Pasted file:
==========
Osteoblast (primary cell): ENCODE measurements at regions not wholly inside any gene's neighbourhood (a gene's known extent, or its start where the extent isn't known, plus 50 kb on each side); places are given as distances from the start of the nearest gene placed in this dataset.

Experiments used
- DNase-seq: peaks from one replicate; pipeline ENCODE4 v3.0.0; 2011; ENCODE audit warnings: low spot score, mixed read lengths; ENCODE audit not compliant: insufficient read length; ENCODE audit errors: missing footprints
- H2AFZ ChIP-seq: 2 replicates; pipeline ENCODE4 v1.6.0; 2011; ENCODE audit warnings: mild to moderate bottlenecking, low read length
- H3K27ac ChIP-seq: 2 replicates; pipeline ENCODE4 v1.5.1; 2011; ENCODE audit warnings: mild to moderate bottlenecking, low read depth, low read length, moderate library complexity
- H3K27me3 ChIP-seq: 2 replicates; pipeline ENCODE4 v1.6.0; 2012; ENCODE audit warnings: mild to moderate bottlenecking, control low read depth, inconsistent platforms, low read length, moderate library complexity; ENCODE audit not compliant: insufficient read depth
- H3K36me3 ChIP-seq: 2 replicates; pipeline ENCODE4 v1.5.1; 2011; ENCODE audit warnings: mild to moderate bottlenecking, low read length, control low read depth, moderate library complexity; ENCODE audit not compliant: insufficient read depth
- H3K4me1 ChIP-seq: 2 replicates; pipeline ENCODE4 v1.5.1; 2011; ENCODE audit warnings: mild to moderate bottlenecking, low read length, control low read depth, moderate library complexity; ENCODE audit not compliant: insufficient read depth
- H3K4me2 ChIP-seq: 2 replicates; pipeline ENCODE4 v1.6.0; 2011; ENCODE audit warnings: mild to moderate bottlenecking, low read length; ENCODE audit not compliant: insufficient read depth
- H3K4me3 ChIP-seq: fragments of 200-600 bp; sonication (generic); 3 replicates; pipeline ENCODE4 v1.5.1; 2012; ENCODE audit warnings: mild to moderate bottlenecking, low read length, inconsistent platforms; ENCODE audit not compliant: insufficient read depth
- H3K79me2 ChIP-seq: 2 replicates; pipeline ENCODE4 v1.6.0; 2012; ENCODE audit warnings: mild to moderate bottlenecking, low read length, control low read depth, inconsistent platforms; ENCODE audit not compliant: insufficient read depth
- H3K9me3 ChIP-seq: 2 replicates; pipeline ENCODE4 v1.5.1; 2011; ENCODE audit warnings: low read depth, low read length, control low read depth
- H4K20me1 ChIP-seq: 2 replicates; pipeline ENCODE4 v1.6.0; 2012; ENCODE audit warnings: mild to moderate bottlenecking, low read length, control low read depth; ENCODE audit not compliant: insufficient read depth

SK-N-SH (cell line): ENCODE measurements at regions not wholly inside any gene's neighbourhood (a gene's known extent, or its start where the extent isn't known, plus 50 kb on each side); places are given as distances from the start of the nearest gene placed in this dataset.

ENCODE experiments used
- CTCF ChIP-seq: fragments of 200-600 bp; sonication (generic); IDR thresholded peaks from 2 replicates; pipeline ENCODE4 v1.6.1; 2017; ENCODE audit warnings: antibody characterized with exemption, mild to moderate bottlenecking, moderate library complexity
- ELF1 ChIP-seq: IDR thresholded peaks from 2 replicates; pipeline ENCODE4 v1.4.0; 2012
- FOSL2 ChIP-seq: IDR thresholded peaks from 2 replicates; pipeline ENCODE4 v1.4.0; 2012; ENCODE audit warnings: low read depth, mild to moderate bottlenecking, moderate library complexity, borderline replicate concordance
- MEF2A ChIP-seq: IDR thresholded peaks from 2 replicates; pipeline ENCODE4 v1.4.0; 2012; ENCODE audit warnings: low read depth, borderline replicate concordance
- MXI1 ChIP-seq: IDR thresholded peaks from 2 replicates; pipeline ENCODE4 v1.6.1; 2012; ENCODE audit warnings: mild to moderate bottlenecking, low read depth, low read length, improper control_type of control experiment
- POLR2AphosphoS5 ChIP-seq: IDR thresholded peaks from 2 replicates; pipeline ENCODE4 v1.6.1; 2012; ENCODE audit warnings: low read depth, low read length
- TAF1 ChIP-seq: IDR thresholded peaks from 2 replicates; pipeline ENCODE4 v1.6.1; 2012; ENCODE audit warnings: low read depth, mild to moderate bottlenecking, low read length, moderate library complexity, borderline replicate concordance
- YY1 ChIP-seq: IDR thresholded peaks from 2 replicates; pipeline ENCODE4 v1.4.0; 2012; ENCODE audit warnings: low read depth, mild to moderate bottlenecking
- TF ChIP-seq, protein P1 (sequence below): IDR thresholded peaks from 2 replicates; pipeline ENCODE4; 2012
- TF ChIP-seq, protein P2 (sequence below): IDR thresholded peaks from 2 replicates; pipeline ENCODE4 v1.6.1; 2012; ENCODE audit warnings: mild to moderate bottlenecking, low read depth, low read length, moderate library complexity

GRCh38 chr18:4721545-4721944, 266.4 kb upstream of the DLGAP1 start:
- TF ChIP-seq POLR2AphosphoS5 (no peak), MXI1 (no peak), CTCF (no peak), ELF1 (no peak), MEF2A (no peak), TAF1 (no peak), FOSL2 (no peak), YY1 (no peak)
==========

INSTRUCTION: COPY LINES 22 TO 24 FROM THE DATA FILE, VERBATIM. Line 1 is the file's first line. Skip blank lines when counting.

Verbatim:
- TAF1 ChIP-seq: IDR thresholded peaks from 2 replicates; pipeline ENCODE4 v1.6.1; 2012; ENCODE audit warnings: low read depth, mild to moderate bottlenecking, low read length, moderate library complexity, borderline replicate concordance
- YY1 ChIP-seq: IDR thresholded peaks from 2 replicates; pipeline ENCODE4 v1.4.0; 2012; ENCODE audit warnings: low read depth, mild to moderate bottlenecking
- TF ChIP-seq, protein P1 (sequence below): IDR thresholded peaks from 2 replicates; pipeline ENCODE4; 2012